The Plaintiff objects to the dismissal of his Fourth Amendment claim based on the seizure of his mail in violation of the prison policy regarding opening prisoner's legal mail. Objections to Magistrate's Recommended Decision 3. At this early stage, it is possible that the Plaintiff's allegations of unlawful seizure of his legal mail may be actionable.

         III. Section 1985(2) Conspiracy Claims

         In his objection to the Recommended Decision, the Plaintiff contends that he “pled and factually supported the nexus of participants in a conspiracy that ultimately resulted in constitutional deprivations” in violation of 42 U.S.C. § 1985(2). Objections to Magistrate's Recommended Decision 4 (ECF No. 8). Section 1985(2), which creates a right of action for damages resulting from conspiracies to obstruct justice or intimidate witnesses, has two components: the first prohibits conspiracies to interfere with litigation in federal court, while the second prohibits conspiracies to obstruct the course of justice in state courts.[3] The Court of Appeals for the First Circuit has read that portion of § 1985(2)'s language following the semicolon as paralleling § 1985(3). Hahn v. Sargent, 523 F.2d 461, 469 (1st Cir. 1975) (quoting Griffin v. Breckenridge, 403 U.S. 88, 102 (1971)). Because the language of the second part of § 1985(2), like § 1985(3), is directed toward “the equal protection of the laws, ” a plaintiff must allege a “class-based, invidiously discriminatory animus” to state a plausible § 1985(2) claim. Id. While a plaintiff must allege class-based animus to state a claim for denial of access to state courts, Griffin v. Breckenridge, 403 U.S. 88, 102 (1971), no such requirement exists for an action asserting denial of access to federal courts, Kush v. Rutledge, 460 U.S. 719, 726 (1983).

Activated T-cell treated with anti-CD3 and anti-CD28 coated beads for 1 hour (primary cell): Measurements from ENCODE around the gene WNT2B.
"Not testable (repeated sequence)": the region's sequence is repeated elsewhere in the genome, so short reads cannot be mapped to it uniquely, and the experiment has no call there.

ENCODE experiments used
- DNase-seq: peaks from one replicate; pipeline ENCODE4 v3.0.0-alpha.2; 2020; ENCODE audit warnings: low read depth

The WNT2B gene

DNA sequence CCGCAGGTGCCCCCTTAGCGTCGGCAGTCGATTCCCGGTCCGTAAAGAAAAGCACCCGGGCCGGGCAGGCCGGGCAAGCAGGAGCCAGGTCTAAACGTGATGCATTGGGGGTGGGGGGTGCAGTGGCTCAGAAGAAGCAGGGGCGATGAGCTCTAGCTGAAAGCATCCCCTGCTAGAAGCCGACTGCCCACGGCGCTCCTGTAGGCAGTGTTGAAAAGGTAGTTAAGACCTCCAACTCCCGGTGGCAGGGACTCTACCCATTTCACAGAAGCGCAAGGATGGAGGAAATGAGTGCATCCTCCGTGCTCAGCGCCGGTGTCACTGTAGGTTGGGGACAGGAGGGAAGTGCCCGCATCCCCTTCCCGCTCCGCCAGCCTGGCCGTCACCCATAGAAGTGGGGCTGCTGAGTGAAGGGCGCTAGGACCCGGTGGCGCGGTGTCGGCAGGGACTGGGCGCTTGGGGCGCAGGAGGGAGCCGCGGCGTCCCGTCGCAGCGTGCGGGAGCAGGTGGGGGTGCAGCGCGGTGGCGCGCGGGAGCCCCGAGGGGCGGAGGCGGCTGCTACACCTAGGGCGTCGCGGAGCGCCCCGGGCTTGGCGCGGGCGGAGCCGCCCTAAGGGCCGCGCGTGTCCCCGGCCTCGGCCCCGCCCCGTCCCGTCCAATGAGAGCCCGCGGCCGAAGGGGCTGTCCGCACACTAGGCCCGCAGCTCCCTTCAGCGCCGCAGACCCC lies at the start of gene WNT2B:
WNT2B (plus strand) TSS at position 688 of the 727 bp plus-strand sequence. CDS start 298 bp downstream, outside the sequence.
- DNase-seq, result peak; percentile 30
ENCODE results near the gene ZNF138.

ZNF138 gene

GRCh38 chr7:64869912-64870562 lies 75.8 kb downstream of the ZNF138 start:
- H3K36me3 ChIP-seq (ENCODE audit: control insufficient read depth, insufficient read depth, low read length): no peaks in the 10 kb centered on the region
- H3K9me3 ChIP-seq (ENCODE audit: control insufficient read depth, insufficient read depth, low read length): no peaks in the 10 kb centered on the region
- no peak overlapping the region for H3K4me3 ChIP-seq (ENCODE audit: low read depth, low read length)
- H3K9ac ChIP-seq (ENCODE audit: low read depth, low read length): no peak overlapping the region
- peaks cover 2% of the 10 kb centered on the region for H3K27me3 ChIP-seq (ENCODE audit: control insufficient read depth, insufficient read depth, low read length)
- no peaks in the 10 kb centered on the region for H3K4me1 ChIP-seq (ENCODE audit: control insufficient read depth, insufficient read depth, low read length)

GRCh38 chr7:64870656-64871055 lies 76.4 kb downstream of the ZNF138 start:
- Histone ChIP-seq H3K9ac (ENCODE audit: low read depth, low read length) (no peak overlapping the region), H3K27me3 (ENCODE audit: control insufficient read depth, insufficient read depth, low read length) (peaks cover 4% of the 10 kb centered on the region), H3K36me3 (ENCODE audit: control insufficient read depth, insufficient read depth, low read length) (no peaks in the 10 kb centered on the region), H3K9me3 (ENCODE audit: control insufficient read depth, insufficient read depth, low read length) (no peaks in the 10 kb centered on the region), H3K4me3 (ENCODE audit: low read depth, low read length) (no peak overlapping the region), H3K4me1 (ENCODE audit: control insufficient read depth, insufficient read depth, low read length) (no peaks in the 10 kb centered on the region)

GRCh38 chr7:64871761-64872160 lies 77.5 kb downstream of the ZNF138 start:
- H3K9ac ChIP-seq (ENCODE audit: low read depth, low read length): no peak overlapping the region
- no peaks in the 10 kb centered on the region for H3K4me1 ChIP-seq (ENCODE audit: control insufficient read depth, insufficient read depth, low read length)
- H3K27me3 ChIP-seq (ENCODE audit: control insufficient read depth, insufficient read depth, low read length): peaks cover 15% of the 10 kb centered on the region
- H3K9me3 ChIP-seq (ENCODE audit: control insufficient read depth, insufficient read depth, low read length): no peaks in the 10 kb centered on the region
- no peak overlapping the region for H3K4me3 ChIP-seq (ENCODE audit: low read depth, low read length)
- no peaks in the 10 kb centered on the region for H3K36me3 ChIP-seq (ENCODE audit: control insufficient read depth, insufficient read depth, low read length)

The Plaintiff has not alleged facts to support a conspiracy under either section of the statute. The first part of § 1985(2), preceding the semicolon, addresses conspiracies to interfere with parties, jurors, or witnesses in federal court proceedings. In this case, the Plaintiff alleges that corrections officers interfered with his efforts to provide information to the Cumberland County District Attorney regarding a individual involved in his assault and attempted murder. The Plaintiff indicates that the prosecution for his assault and attempted murder is pending in the Maine Superior Court and is scheduled for trial in April 2017. The Plaintiff has not alleged an injury stemming from a conspiracy to interfere with any federal court proceedings. Knowlton v. Shaw, 704 F.3d 1, 11 n.15 (1st Cir. 2013). The Plaintiff's amended complaint does not state a claim under the second part of § 1985(2) because he has not alleged any “class-based, invidiously discriminatory animus.”

         IV. Section 1986 Claim

         The Plaintiff concedes that he did not specifically plead § 1986 liability claims. Nevertheless, he asks me to construe his complaint liberally. Objections to Magistrate's Recommended Decision 6. Section 1986 extends liability to individuals who knowingly fail to prevent conspiracies under § 1985. 42 U.S.C. § 1986. Inasmuch as § 1985 is not implicated by the facts pled in this case, no claim can be ...